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Here's the Difference Between Federal and Private Student Loan Consolidation

Most graduates leave school with a number of different student loans, racked up throughout their years in college. Each of these loans likely comes with different terms, payments, servicers, and statements. The sheer amount of information and numbers can be difficult to track.

If you feel overwhelmed with managing your student loan debt, don’t panic. You do have options. One way to make student loans more manageable is through consolidation.

When you consolidate your debt, you combine all those loans into one. You do this by taking out a new loan for the amount of the balances of the existing loans, use thie newly borrowed money to repay all the older loans, and then focus on repaying your one new loan. This simplifies your financial situation and makes it easier to keep track of loan terms, payments, and other information you need to know. Other benefits of consolidation could include securing more favorable interest rates (if you also refinance) and lower monthly payments (by extending the repayment term).

Private and Federal Student Loan Consolidation: Know the Risks First

Before you choose to consolidate your loans, examine your situation carefully to determine if this is the best course of action. This isn’t a solution that works well for everyone (even if you do have several different loans to manage). Consolidation doesn’t always result in a lower interest rate, plus lower monthly payments usually means paying the loan over a longer period of time and spending more on interest.

You also need to know that this process is different for federal student loans and private loans, especially if you’re trying to manage each. Private lenders may be able to consolidate both private and federal loans, but you cannot roll private and federal loans into one new federal Direct Consolidation Loan.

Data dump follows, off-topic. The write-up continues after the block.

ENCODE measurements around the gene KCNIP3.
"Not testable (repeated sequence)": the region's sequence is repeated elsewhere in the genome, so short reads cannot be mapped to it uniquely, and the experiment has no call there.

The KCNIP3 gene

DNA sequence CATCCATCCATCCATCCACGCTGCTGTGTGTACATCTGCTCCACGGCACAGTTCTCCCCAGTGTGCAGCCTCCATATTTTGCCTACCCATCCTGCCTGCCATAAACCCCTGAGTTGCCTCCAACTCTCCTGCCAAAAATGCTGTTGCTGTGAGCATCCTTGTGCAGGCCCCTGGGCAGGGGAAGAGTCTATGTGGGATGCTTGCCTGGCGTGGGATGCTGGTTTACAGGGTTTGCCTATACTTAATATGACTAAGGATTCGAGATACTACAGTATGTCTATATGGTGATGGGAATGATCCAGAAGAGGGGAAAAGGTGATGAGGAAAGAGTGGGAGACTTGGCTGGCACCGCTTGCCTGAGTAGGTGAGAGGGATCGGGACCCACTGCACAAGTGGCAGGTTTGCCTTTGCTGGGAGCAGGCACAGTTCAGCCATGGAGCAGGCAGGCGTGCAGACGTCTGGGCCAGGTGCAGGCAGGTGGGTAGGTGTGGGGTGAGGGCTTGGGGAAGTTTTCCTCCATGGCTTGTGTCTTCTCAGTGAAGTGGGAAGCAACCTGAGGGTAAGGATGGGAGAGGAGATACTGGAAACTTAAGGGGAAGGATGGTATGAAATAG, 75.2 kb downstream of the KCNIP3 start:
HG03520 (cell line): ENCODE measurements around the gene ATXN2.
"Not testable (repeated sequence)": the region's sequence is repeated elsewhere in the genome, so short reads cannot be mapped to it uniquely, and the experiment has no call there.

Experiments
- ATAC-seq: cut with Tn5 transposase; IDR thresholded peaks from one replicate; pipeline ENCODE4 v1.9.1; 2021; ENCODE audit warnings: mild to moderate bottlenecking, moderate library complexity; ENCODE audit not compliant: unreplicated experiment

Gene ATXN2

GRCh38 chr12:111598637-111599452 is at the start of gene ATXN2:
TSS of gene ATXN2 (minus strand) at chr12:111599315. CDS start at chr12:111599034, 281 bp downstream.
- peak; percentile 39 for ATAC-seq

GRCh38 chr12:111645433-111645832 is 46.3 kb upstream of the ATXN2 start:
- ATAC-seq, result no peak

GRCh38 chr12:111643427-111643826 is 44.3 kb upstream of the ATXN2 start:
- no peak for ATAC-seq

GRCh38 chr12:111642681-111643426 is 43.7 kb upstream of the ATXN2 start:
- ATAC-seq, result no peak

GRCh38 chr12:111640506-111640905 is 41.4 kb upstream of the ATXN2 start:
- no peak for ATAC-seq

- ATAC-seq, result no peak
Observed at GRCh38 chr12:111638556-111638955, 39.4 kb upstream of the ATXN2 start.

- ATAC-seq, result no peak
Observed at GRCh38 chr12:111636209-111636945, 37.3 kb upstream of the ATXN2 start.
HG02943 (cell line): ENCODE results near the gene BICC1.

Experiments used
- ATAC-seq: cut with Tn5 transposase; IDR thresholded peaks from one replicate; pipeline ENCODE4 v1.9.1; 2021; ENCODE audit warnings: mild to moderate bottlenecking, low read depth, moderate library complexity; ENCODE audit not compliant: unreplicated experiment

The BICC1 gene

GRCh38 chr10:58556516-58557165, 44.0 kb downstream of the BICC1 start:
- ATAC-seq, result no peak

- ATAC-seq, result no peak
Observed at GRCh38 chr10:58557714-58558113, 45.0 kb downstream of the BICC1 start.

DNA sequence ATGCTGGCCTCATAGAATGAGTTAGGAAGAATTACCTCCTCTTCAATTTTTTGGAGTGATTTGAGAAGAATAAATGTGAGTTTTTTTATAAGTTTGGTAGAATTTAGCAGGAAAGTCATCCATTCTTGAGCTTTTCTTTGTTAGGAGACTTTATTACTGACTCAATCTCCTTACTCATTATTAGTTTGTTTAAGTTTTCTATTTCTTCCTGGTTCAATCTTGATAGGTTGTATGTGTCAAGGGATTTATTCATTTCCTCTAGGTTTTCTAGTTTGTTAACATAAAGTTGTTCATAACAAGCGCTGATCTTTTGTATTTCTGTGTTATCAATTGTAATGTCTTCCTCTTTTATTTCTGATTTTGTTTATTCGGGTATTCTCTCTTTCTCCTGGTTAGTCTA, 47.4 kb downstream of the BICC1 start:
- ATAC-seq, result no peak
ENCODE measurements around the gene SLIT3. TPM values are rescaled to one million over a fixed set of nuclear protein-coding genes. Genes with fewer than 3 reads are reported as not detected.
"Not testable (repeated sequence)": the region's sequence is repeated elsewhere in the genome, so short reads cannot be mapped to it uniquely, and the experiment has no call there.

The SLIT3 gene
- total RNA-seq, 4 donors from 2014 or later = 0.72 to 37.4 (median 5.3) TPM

And just because you can use private student loan consolidation to include your federal loans doesn’t mean it’s a good idea. Doing so eliminates any benefits or eligibility for repayment plans or loan forgiveness that you could have received from a federal program.

If you think you’ll need an income-driven repayment plan or want to pursue forgiveness options, it’s best not to mix federal and private loans.

Consolidating Federal Student Loans

When you choose to consolidate your federal student loans, the government will combine all your separate loans into a single new loan, known as a Direct Consolidation Loan.

Most federal student loans are eligible for consolidation, including subsidized and unsubsidized Federal Stafford Loans, Direct PLUS Loans, Supplemental Loans for Students (SLS), Federal Perkins Loans, Federal Nursing Loans, and Health Education Loans.

If you have a PLUS loan in the name of a parent, that loan cannot be transferred to the student during consolidation. You also cannot consolidate a defaulted loan until you make a repayment agreement with the loan’s servicer or unless you repay the new consolidated loan with one of the government’s eligible repayment plans.

Access to those repayment plans is one of the benefits of Direct Consolidation Loans for some borrowers. With the new loan, you could be eligible for income-driven repayment plans and possibly even forgiveness programs that you weren’t able to use prior to consolidating.

You can also enjoy the benefits offered by consolidating any debt, such as one, single payment and potentially lower monthly payments. However, federal consolidation doesn’t result in a better interest rate. Rather, the new rate is a weighted average of all the interest rates on your student loans, plus a small percentage on top.